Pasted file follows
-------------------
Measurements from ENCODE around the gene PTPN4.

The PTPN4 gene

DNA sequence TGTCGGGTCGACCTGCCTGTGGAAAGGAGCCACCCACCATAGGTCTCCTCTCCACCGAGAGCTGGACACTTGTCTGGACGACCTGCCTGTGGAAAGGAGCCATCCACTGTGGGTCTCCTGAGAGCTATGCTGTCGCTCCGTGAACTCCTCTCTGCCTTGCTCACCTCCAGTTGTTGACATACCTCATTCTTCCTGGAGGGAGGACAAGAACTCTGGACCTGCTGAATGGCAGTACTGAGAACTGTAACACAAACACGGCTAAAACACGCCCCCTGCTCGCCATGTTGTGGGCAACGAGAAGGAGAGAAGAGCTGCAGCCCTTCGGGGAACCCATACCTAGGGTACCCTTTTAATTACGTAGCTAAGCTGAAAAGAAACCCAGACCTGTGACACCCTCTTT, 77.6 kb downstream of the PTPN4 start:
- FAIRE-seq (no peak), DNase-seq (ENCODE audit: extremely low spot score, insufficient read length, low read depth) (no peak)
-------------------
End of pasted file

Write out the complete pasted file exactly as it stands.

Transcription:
Measurements from ENCODE around the gene PTPN4.

The PTPN4 gene

DNA sequence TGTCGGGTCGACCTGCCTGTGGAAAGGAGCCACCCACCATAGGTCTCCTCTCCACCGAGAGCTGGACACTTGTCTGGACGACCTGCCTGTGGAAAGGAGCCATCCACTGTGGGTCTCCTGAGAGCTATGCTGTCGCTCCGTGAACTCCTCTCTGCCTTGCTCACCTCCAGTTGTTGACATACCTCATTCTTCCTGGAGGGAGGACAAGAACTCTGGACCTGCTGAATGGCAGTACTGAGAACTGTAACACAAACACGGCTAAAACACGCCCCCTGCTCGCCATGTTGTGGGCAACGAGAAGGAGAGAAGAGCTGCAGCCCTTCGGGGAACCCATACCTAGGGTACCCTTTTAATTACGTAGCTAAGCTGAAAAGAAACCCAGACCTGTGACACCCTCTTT, 77.6 kb downstream of the PTPN4 start:
- FAIRE-seq (no peak), DNase-seq (ENCODE audit: extremely low spot score, insufficient read length, low read depth) (no peak)